Barack Obama is in office. Guantanamo is closing (though not immediately), America’s interest in Iraq seems to finally be fizzling and the new President gave a distinctive address to the people of the Middle East via al-Arabiya, al-Jazeera’s quietist rival. However one particularly disastrous bit of foreign policy President Obama has neither rebuffed nor assuaged the “Muslim world” are the missile strikes launched by UAVs (unmanned aerial vehicles) that have been unleashed on ungoverned spaces in Pakistan’s hinterlands. These pilotless planes buzz high in the sky above their targets waiting to launch Hellfire missiles on the inaccessible, mud brick compound of the CIA’s choice.
Although the aerial attacks have taken out several “high value targets” (a term used to create dissonance between the alleged terrorists and their humanity), they have also killed scores of Pashtun peasants in the Tribal Belt. The strikes create more problems than they solve for several reasons. The militant leaders and their acolytes know that the Pakistani government has let its sovereignty be eroded by both the Bush White House and the new administration in its infancy. As the death toll mounts, Islamabad is further emasculated in the eyes of furious tribesman who feel their own government does not have the bravado to directly confront them. While Pakistani ground forces have failed miserably to dislodge Taliban elements and the notorious Haqqani family from their ideological trenches, the fact that American forces cannot enter Pakistan (though it is understood they have occasionally done so) through an announced legal framework makes the air strikes a viable option. Almost…
Through the lens of Pashtunwali, the regional code of rigid masculinity and hospitality, the drones circling overhead are birds of cowardice. Obama is immediately stuck in a policy vice grip. He campaigned for renewed diplomacy and outreach yet must still smash his progressive fist somewhere on some godforsaken poor people in order not be ridiculed as a throwback to an exaggerated moment of appeasement that has never been relevant. It is a scenario that requires a studied rethink. American forces cannot effectively enter northwestern Pakistan en masse. Pakistani forces have sustained immense casualties when they have attempted to enter the region from the east meeting heavy resistance. Meanwhile, the current policy of war by video game is inflaming Pakistani public opinion and national pride. The Americans have had, with limited success, obliterated some of their long sought enemies. The overwhelming outcome of these attacks is more of the “smoking ‘em out” sort with negligible intelligence benefits.
Obama made waves in his campaign by stating he would be (possibly) willing to negotiate with contrarian states like Iran and Syria in order to achieve U.S. goals in Iraq and Palestine. What he did not say, however, is whether he would be willing to talk to non-state actors like the Taliban in order to achieve a modicum of regional stability in the Afghanistan-Pakistan cross border region known colloquially as Pushtunistan. In a term formerly reserved for the Kurds of the northern Middle East, Peter Bergen has said that the Pashtuns are in fact the world’s largest group of people without a state. Dealing solely with states is so twentieth century as we have painfully come to learn at the outset of the twenty-first. Ugly as it may be, the Taliban do represent some genuine Pashtun interest which has only more recently grafted with ideas of globalist holy war. The Taliban rose to power as a militant Pashtun nationalist movement with rather narrow domestic objectives under a democratically elected Bhutto administration in the mid-1990s in next door Pakistan. The UAVs will never accomplish a long term strategic reordering of Pushtunistan or eliminate al-Qaeda ideology from its mountain hideouts and humming online servers.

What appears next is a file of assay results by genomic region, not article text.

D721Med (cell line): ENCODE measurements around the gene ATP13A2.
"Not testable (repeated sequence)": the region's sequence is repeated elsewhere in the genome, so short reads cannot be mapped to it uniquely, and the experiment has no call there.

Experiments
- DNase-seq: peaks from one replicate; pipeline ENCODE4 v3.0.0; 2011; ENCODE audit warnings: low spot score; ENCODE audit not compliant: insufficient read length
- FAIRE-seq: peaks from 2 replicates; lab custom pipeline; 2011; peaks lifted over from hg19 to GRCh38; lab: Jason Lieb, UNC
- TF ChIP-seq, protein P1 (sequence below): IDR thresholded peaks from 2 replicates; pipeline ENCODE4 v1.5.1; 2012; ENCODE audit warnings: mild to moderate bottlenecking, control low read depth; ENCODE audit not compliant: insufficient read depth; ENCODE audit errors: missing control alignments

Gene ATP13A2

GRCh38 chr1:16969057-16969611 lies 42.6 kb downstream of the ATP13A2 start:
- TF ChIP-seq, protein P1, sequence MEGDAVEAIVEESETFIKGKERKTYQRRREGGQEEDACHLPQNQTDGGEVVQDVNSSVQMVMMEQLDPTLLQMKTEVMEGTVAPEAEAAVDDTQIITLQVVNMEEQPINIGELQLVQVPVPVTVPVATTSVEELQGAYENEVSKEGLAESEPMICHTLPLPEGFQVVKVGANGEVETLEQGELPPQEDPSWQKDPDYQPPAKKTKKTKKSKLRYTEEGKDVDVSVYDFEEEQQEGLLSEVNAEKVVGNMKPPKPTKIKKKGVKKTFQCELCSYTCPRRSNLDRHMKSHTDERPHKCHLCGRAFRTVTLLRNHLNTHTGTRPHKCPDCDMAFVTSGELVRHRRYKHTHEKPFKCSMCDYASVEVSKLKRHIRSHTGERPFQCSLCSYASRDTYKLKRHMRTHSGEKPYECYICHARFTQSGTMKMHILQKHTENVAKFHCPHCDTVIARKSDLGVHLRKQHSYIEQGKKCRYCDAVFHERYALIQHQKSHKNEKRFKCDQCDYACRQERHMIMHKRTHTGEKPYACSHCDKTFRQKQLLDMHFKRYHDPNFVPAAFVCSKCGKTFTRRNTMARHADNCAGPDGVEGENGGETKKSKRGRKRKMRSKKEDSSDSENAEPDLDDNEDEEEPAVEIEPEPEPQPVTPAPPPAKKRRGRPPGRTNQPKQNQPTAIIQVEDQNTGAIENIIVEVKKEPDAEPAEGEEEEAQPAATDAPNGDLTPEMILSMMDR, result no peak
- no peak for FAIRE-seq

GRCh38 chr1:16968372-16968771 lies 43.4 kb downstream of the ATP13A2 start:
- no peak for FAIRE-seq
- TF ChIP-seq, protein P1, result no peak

Pakistan is in a very fragile state with regard to its own domestic consciousness. Militants have killed so many innocents in the last few years, that while it may be difficult for people in the West to sympathize, normal Pakistanis live in fear from the day to day actual, unrelenting terrorism that has turned the public deeply against these barbaric groups. The other side of the equation has Urdu and English language national satellite new channels showing yet another missile impact killing children in the Frontier that Pakistanis are well aware their own elected government does not have the technological capability to carry out. The civilian population of Pakistan has something in common with President Obama. Both are in situations desperately in need of a third way. Escalating the overt war in Afghanistan and the covert war in Pakistan is a tired paradigm without a visible shift on the horizon.
Far more destructive to the confines of militant thought would be the financing of new roads and schools in a joint Pakistani-American venture, perhaps with the blessing of enlightened members of the local ulema (religious councils). The people of Pushtunistan would likely welcome decent state healthcare for their children and the financing of at least minimal infrastructure in the region if it was not peppered with condescending, Punjabi dominated governance. Doing the necessary work in Pakistan’s deteriorating northwest would require a long and perhaps initially dangerous commitment. Hearts and minds cannot be won with Hellfire.